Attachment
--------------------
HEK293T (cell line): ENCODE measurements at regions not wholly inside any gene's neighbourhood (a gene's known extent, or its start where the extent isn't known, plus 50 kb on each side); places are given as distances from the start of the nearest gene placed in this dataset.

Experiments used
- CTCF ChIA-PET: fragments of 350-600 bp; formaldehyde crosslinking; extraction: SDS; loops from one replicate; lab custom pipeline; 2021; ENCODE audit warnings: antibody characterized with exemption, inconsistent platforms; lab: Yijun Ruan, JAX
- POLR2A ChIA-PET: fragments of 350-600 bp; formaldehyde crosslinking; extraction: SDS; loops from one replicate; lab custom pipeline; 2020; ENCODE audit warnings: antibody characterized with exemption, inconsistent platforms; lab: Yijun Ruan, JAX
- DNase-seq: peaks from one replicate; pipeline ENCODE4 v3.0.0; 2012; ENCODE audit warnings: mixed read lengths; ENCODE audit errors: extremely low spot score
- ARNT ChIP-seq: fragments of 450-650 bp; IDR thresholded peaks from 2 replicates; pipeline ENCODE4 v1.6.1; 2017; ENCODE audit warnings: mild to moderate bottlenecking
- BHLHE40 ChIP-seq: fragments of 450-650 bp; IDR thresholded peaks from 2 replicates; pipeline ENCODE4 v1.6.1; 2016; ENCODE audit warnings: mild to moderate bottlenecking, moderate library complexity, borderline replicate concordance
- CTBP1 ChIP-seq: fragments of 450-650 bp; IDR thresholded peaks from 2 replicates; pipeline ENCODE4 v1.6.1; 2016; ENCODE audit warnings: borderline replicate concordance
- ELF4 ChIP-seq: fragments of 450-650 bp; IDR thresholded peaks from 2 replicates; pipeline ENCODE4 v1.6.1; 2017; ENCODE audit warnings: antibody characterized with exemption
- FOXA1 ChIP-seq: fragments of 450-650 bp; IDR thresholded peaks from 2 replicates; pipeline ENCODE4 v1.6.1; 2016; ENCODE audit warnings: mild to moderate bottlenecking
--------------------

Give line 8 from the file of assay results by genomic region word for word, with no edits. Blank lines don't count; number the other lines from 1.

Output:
- CTBP1 ChIP-seq: fragments of 450-650 bp; IDR thresholded peaks from 2 replicates; pipeline ENCODE4 v1.6.1; 2016; ENCODE audit warnings: borderline replicate concordance